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Eureka - California

Historic Eureka

Of all the early logging and lumber towns of northwestern California, Eureka is the most interesting to visit. Its logging industry is not altogether defunct, and the heritage of the area is remembered in several good museums.

Part of the downtown core of Eureka is "Old Town"—several blocks of restored and recreated buildings from the late 1800s—which are positioned near the waterfront. The city fathers decided, during the 1960s, to preserve the decaying area by gutting the impossible-to-renovate buildings and rebuilding the rest. The present town is a tribute to their foresight and perseverance.

What to See & Do

First and Second (Two Street to history-minded locals) are the central streets in the preserved quarter. Here are several good restaurants including the Carter House Inn -- a re-creation of a historic San Francisco mansion -- and the Romano Gabriel Sculpture Garden at Second and D streets. The Carson Mansion is worth a gaze for it is one of the state's best examples of gingerbread Victoriana. This state historical landmark at the head of 2nd Street is now a private men's club and the inside is not accessible to outsiders.

Sequoia Park at Glatt and W streets includes a modest zoo with sea otters, elk, prairie dogs and other wildlife, as well as picnic sites, trails through the trees, and flower gardens. The Eureka Chamber of Commerce, at 2112 Broadway (707-442-3738) has a walking tour map of Old Town with descriptions of the historic buildings.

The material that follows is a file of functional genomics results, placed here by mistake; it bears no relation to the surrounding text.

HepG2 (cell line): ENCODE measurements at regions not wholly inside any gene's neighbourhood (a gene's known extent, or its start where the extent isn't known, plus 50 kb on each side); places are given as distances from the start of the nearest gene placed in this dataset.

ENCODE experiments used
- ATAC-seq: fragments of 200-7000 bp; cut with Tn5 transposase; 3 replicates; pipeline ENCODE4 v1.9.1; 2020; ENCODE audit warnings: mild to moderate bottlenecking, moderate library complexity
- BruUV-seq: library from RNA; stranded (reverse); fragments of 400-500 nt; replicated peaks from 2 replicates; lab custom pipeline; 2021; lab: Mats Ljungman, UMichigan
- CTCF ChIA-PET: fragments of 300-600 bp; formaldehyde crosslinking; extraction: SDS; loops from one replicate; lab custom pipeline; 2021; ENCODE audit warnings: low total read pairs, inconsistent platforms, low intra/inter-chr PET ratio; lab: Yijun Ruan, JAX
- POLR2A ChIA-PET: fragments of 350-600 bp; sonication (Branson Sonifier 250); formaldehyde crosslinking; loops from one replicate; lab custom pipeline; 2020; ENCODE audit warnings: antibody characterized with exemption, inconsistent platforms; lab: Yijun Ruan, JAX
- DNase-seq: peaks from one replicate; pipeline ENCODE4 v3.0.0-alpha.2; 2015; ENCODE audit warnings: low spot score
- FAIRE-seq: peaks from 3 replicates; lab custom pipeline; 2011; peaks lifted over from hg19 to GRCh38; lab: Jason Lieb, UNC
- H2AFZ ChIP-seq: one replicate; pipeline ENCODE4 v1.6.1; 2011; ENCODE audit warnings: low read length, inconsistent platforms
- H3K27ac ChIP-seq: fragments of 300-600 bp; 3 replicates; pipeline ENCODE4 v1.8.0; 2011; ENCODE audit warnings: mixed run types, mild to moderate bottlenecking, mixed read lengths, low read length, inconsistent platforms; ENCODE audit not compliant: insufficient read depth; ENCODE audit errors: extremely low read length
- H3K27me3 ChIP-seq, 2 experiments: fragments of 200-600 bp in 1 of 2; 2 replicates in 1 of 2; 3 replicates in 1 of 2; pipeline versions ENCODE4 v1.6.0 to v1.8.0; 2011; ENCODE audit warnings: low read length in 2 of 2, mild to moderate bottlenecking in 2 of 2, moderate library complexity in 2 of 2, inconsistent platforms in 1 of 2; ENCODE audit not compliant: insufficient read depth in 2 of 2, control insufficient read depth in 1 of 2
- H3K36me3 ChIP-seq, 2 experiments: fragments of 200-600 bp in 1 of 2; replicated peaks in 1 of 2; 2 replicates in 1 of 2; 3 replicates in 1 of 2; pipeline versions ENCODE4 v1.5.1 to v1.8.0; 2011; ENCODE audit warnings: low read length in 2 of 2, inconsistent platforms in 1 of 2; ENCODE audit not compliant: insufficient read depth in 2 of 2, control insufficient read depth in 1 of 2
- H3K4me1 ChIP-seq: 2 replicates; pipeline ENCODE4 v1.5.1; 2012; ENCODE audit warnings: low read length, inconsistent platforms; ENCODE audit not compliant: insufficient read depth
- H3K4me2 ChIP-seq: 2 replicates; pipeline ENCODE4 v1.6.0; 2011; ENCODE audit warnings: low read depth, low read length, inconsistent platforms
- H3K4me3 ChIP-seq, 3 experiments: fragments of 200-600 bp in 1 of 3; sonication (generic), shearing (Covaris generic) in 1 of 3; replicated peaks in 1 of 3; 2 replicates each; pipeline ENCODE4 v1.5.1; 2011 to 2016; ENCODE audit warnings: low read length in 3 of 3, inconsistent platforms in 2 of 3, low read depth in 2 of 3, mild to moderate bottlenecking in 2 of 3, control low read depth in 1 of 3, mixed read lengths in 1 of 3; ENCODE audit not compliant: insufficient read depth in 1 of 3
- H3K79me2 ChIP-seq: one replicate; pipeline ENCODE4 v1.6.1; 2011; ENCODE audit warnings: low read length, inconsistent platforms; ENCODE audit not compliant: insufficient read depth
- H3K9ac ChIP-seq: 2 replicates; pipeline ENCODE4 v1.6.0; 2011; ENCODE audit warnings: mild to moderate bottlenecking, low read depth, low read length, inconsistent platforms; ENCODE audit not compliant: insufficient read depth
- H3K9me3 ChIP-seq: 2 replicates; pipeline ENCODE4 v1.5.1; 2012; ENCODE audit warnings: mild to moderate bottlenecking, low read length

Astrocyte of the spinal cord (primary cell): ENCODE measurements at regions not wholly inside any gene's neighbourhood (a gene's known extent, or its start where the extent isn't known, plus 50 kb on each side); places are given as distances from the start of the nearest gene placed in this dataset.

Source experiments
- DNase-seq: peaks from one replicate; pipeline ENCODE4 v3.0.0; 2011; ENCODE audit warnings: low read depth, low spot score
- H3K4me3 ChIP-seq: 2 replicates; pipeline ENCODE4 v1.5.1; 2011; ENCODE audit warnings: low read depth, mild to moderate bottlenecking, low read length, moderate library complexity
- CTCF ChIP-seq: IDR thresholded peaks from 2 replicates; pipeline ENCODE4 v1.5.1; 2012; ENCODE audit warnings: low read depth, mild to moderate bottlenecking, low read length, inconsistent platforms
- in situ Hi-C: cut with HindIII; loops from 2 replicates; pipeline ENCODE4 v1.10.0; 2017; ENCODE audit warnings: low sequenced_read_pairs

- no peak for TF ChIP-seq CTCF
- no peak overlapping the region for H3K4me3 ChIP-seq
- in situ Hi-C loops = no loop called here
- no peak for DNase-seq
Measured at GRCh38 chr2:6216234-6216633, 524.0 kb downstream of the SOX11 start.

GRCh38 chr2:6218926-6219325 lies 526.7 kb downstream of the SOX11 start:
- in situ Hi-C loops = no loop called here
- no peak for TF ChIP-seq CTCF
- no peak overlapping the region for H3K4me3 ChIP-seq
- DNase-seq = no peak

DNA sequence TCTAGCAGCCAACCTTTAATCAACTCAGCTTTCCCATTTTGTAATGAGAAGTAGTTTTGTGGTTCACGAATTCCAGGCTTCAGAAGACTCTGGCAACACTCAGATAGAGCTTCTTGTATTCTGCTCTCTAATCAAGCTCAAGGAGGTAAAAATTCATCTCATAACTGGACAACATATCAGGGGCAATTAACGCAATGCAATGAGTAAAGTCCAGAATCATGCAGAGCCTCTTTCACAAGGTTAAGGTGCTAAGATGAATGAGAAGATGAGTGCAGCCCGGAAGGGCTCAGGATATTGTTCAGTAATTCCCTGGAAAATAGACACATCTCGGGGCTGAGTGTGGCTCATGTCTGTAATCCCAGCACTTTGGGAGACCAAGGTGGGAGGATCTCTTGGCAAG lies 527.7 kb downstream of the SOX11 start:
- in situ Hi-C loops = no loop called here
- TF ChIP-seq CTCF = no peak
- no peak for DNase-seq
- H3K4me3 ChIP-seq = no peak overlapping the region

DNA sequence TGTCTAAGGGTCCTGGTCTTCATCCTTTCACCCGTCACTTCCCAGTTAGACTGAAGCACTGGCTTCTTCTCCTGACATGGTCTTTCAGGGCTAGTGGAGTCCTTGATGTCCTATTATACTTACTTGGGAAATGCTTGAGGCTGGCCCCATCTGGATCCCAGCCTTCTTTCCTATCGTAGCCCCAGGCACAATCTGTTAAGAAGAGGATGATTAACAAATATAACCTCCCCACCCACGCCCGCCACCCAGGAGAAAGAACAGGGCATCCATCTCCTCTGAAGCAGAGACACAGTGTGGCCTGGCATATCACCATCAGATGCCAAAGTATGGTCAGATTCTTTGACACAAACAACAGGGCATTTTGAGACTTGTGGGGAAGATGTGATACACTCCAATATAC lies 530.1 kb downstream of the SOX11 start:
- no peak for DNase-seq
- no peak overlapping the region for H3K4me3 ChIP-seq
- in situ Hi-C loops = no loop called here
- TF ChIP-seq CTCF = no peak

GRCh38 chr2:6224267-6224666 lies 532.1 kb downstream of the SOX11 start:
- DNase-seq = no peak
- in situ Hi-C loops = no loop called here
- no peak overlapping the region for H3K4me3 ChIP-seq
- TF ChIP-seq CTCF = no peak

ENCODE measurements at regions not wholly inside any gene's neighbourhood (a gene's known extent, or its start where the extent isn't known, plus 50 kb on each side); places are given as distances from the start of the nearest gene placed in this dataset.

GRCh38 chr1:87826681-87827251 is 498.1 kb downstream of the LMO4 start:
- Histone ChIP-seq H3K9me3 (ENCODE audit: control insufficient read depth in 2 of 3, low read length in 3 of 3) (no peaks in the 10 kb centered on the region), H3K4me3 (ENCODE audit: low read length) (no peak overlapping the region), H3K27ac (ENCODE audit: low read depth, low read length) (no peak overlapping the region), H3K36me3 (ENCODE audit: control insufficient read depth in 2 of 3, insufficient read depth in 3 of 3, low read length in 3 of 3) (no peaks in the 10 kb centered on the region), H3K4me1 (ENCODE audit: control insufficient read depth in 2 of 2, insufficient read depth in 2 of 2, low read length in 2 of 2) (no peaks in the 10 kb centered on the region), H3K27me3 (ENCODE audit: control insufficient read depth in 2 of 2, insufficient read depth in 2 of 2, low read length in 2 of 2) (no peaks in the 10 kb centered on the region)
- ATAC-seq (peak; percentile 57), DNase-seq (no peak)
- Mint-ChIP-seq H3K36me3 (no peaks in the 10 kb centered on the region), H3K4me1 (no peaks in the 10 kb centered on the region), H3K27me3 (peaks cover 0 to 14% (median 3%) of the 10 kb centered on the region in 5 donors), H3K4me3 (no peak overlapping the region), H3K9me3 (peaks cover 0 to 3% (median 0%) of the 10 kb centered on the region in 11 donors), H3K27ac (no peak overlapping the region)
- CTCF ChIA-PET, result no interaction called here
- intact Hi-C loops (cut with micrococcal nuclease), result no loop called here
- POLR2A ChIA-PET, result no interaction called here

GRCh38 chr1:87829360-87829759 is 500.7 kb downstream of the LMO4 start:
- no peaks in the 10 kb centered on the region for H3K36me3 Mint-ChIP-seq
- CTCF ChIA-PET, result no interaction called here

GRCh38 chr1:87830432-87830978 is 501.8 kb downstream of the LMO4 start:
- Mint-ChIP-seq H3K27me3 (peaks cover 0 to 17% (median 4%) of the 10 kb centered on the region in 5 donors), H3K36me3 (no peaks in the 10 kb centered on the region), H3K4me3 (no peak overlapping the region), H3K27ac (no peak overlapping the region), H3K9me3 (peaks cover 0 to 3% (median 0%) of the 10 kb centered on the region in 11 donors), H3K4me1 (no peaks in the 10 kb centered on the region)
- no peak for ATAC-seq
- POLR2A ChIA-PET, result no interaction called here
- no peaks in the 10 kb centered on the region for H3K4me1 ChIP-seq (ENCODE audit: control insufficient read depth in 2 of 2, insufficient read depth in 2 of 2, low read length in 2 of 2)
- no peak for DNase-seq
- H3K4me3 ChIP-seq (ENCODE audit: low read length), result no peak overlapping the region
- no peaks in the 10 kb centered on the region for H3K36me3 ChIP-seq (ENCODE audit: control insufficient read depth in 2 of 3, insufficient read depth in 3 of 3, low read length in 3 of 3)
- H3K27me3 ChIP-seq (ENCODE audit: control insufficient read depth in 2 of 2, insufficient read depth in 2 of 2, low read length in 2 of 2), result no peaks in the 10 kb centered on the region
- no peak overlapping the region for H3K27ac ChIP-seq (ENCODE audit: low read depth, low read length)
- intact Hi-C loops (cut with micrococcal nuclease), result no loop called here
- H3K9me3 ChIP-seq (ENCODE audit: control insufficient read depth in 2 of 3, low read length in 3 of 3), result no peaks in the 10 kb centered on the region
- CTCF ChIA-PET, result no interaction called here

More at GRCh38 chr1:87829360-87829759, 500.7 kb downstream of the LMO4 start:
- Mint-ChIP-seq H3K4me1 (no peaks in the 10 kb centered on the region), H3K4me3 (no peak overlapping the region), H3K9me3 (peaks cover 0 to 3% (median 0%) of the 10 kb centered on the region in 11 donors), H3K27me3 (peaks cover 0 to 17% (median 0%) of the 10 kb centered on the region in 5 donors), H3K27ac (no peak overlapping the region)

Eureka Museums

Eureka provides an excellent focus for history buffs, with several worthwhile museums to visit. The Clark Memorial Museum is located in a columned building (a former bank) at Third and E streets in Old Town. The museum includes an extensive collection of artifacts of the Yurok, Hupa and Karuk tribes, such as woven baskets and dance regalia. These tribes inhabited the forests, shores and mud flats of Humboldt Bay before the gold searchers and loggers arrived in these parts.

Another replica -- of the first home built in Eureka, the McFarlan House -- is the Humboldt Bay Maritime Museum, containing lighthouse displays and other memorabilia of the sea. The museum operates its own cruise boat, the Madaket, a former ferry which celebrates its 90th birthday in June 2000. It's the oldest passenger vessel in the United States, and takes visitors on fascinating harbor tours. It left regular ferry service with the completion of the Samoa Bridge, and began its new life as a tour boat in 1972. Another claim to fame for the vessel is its status of having the smallest licensed bar in the state.

The Fort Humboldt Museum and State Historical Park is on Fort Avenue, at the south end of town. The original fort was the most northerly military post on the Pacific Coast during the mid-1880s and was commanded by General Ulysses S. Grant for a while. There are steam-era engines and other artifacts, old logging equipment and a wood-burning steam engine that offers rides during summer months.

Scenic Drives & Parks

The best scenic drive in the area is the road that crosses Humboldt Bay via the Samoa Bridge. The bay is hemmed in by two long peninsulas with a channel to the ocean between the two spits of land. The road crosses to the Samoa Peninsula and then turns north toward Arcata. The city operates an 18-hole golf course at 4750 Fairway Drive.

North of Eureka and Arcata is the North Humboldt Coast, with a scenic coastline, and the communities of Trinidad and McKinleyville. This part of the coast offers excellent places to stay, and several notable parks, including Patrick's Point State Park, and Redwood National Park. For information on this area, go to the Trinidad Page, and also several pages on Redwood National Park.

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Eureka, California

 


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